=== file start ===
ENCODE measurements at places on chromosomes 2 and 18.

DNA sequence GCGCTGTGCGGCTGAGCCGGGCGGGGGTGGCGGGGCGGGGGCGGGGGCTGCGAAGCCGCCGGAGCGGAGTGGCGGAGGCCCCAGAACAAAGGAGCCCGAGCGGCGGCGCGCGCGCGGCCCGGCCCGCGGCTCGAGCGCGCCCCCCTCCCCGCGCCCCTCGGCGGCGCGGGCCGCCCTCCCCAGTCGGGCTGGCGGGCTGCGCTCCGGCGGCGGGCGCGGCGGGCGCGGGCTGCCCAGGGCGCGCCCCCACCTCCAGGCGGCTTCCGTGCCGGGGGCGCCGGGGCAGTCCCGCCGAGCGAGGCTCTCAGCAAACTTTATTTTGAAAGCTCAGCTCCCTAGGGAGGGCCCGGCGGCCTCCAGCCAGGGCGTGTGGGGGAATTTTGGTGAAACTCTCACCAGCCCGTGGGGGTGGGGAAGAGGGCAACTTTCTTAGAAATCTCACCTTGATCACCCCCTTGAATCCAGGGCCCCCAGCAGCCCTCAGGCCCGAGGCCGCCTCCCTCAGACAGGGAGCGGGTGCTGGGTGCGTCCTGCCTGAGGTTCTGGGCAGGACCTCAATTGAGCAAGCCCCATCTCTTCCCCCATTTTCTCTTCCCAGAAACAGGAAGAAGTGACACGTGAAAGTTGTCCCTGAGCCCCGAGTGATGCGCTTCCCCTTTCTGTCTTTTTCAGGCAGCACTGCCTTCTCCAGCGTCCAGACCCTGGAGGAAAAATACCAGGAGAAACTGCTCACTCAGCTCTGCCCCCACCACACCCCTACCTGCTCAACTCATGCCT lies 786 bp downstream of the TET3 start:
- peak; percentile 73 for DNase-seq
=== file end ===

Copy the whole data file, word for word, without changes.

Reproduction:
ENCODE measurements at places on chromosomes 2 and 18.

DNA sequence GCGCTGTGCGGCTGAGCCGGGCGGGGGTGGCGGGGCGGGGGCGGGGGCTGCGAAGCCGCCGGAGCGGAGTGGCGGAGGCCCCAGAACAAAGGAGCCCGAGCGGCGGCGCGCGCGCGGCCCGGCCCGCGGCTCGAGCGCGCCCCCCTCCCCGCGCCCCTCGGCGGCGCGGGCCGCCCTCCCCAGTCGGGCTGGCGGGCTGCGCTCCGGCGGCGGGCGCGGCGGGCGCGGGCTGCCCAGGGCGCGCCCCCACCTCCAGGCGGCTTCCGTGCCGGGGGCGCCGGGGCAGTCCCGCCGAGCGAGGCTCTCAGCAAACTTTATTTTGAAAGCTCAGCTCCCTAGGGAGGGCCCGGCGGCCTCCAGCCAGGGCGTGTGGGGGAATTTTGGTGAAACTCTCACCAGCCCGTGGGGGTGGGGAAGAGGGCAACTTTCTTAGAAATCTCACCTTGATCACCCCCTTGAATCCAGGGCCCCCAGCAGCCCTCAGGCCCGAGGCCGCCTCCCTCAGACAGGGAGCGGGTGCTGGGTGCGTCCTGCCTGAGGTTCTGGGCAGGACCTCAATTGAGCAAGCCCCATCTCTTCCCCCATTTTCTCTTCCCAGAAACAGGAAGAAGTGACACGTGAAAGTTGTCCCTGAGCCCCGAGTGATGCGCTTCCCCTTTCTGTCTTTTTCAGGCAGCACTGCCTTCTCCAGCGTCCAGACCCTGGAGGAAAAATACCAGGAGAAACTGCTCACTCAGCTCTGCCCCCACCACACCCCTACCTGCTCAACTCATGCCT lies 786 bp downstream of the TET3 start:
- peak; percentile 73 for DNase-seq